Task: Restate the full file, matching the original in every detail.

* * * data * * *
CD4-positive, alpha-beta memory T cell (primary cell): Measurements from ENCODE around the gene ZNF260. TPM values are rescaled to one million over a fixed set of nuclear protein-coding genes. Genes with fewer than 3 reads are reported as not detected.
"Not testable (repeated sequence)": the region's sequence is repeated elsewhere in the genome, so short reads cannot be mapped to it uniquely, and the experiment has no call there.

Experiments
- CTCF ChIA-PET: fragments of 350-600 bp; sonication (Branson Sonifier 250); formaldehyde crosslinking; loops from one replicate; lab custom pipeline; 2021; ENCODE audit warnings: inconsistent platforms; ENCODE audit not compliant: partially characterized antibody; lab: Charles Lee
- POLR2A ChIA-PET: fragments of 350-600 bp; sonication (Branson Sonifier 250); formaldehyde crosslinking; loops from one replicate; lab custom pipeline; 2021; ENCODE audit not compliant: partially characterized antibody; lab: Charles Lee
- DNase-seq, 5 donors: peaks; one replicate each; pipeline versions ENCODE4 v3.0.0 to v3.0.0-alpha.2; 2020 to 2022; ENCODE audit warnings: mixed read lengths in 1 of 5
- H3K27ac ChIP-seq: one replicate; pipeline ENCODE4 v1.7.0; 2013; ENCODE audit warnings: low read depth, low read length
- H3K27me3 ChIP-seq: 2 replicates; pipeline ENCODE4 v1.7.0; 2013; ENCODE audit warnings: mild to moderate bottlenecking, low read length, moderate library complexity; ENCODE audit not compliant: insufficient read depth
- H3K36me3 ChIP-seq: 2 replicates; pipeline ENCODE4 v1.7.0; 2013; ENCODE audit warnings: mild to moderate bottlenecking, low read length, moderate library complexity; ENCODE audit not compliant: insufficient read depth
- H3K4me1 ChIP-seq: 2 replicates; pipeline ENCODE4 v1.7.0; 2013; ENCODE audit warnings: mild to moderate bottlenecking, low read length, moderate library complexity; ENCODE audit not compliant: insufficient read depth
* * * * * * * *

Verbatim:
CD4-positive, alpha-beta memory T cell (primary cell): Measurements from ENCODE around the gene ZNF260. TPM values are rescaled to one million over a fixed set of nuclear protein-coding genes. Genes with fewer than 3 reads are reported as not detected.
"Not testable (repeated sequence)": the region's sequence is repeated elsewhere in the genome, so short reads cannot be mapped to it uniquely, and the experiment has no call there.

Experiments
- CTCF ChIA-PET: fragments of 350-600 bp; sonication (Branson Sonifier 250); formaldehyde crosslinking; loops from one replicate; lab custom pipeline; 2021; ENCODE audit warnings: inconsistent platforms; ENCODE audit not compliant: partially characterized antibody; lab: Charles Lee
- POLR2A ChIA-PET: fragments of 350-600 bp; sonication (Branson Sonifier 250); formaldehyde crosslinking; loops from one replicate; lab custom pipeline; 2021; ENCODE audit not compliant: partially characterized antibody; lab: Charles Lee
- DNase-seq, 5 donors: peaks; one replicate each; pipeline versions ENCODE4 v3.0.0 to v3.0.0-alpha.2; 2020 to 2022; ENCODE audit warnings: mixed read lengths in 1 of 5
- H3K27ac ChIP-seq: one replicate; pipeline ENCODE4 v1.7.0; 2013; ENCODE audit warnings: low read depth, low read length
- H3K27me3 ChIP-seq: 2 replicates; pipeline ENCODE4 v1.7.0; 2013; ENCODE audit warnings: mild to moderate bottlenecking, low read length, moderate library complexity; ENCODE audit not compliant: insufficient read depth
- H3K36me3 ChIP-seq: 2 replicates; pipeline ENCODE4 v1.7.0; 2013; ENCODE audit warnings: mild to moderate bottlenecking, low read length, moderate library complexity; ENCODE audit not compliant: insufficient read depth
- H3K4me1 ChIP-seq: 2 replicates; pipeline ENCODE4 v1.7.0; 2013; ENCODE audit warnings: mild to moderate bottlenecking, low read length, moderate library complexity; ENCODE audit not compliant: insufficient read depth